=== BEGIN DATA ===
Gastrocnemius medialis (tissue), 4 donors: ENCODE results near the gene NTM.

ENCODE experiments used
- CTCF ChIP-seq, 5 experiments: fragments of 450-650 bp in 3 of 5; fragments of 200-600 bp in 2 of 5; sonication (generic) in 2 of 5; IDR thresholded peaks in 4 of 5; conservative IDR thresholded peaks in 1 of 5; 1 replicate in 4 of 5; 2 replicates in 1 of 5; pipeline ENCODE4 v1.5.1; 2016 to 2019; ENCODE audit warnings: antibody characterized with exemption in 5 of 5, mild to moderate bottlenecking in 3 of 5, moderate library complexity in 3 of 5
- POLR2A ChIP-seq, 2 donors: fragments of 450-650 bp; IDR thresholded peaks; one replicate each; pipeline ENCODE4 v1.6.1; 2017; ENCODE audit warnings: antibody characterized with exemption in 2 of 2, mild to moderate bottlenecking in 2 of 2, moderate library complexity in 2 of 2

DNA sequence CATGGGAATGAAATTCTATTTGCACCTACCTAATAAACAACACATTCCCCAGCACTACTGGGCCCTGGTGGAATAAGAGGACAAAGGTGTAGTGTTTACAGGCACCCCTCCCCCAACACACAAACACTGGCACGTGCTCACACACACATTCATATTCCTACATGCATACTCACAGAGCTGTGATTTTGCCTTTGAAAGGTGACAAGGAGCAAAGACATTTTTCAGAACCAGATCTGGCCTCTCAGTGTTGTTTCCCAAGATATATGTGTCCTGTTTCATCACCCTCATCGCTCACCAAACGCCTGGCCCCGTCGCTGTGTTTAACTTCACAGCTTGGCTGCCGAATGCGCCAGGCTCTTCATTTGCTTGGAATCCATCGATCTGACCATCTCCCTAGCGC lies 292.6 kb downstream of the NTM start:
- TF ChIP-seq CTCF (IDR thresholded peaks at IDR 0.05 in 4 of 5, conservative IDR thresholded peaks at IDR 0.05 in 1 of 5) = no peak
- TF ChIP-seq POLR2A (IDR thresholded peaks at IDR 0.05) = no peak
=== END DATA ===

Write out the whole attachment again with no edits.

Gastrocnemius medialis (tissue), 4 donors: ENCODE results near the gene NTM.

ENCODE experiments used
- CTCF ChIP-seq, 5 experiments: fragments of 450-650 bp in 3 of 5; fragments of 200-600 bp in 2 of 5; sonication (generic) in 2 of 5; IDR thresholded peaks in 4 of 5; conservative IDR thresholded peaks in 1 of 5; 1 replicate in 4 of 5; 2 replicates in 1 of 5; pipeline ENCODE4 v1.5.1; 2016 to 2019; ENCODE audit warnings: antibody characterized with exemption in 5 of 5, mild to moderate bottlenecking in 3 of 5, moderate library complexity in 3 of 5
- POLR2A ChIP-seq, 2 donors: fragments of 450-650 bp; IDR thresholded peaks; one replicate each; pipeline ENCODE4 v1.6.1; 2017; ENCODE audit warnings: antibody characterized with exemption in 2 of 2, mild to moderate bottlenecking in 2 of 2, moderate library complexity in 2 of 2

DNA sequence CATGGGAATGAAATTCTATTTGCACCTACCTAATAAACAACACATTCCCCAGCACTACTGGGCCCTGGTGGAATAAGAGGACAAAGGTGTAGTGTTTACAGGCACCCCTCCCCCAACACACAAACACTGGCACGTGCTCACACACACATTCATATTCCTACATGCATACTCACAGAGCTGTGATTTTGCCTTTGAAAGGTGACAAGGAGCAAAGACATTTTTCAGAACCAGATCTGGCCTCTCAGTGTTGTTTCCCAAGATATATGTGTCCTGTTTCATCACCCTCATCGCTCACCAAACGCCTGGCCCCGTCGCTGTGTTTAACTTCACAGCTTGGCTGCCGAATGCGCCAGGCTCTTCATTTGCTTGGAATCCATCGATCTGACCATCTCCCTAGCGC lies 292.6 kb downstream of the NTM start:
- TF ChIP-seq CTCF (IDR thresholded peaks at IDR 0.05 in 4 of 5, conservative IDR thresholded peaks at IDR 0.05 in 1 of 5) = no peak
- TF ChIP-seq POLR2A (IDR thresholded peaks at IDR 0.05) = no peak